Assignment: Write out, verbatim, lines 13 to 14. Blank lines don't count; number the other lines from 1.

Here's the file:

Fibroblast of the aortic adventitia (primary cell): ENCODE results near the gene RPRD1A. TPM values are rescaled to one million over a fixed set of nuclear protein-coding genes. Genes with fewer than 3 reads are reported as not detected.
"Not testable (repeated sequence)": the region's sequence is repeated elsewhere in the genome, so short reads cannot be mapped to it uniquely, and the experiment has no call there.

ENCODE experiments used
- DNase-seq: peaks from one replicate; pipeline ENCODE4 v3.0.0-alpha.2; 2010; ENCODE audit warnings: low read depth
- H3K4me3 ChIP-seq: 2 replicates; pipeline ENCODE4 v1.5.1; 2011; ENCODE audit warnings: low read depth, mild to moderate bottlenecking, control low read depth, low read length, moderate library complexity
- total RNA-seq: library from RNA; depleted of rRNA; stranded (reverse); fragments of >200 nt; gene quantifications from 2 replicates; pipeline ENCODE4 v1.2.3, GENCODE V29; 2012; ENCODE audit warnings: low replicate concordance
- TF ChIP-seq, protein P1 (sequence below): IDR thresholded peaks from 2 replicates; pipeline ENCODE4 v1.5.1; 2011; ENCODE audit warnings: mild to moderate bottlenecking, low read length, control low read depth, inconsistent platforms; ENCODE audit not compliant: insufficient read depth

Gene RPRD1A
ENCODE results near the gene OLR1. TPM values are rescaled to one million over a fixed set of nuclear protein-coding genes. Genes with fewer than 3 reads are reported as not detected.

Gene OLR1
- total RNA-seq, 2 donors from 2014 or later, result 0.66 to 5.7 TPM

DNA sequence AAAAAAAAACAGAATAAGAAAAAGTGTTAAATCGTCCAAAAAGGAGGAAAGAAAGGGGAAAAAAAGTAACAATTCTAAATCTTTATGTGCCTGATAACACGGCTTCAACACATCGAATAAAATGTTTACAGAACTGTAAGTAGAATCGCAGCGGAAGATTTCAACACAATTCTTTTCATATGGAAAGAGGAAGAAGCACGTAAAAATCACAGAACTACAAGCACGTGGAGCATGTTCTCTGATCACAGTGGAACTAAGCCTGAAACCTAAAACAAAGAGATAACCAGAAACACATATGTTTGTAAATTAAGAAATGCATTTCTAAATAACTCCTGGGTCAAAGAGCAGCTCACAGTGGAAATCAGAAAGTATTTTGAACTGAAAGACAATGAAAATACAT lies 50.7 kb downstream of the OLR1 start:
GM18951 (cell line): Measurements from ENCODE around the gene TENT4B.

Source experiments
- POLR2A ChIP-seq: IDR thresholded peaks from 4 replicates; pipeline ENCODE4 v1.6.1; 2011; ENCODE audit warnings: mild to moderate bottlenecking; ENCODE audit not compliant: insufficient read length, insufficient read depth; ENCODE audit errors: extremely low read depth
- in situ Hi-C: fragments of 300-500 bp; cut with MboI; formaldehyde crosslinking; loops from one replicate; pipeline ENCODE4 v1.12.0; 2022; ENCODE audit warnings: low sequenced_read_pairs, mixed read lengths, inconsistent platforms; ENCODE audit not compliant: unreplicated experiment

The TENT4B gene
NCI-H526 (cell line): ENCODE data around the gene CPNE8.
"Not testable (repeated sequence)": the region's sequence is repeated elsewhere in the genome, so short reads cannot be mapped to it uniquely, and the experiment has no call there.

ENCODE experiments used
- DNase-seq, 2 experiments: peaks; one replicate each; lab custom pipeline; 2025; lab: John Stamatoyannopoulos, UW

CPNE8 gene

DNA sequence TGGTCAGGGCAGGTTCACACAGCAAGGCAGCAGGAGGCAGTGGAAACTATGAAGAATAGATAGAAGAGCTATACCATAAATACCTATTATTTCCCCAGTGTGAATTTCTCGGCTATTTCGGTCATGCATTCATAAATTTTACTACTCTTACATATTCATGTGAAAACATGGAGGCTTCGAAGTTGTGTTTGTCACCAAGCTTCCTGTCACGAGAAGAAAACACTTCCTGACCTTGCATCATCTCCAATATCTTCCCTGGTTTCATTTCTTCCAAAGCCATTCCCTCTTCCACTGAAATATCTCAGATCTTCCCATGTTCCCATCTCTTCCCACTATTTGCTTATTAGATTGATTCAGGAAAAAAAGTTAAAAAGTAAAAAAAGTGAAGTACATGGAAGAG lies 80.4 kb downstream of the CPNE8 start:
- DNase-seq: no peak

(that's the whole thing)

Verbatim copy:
GM18951 (cell line): Measurements from ENCODE around the gene TENT4B.

Source experiments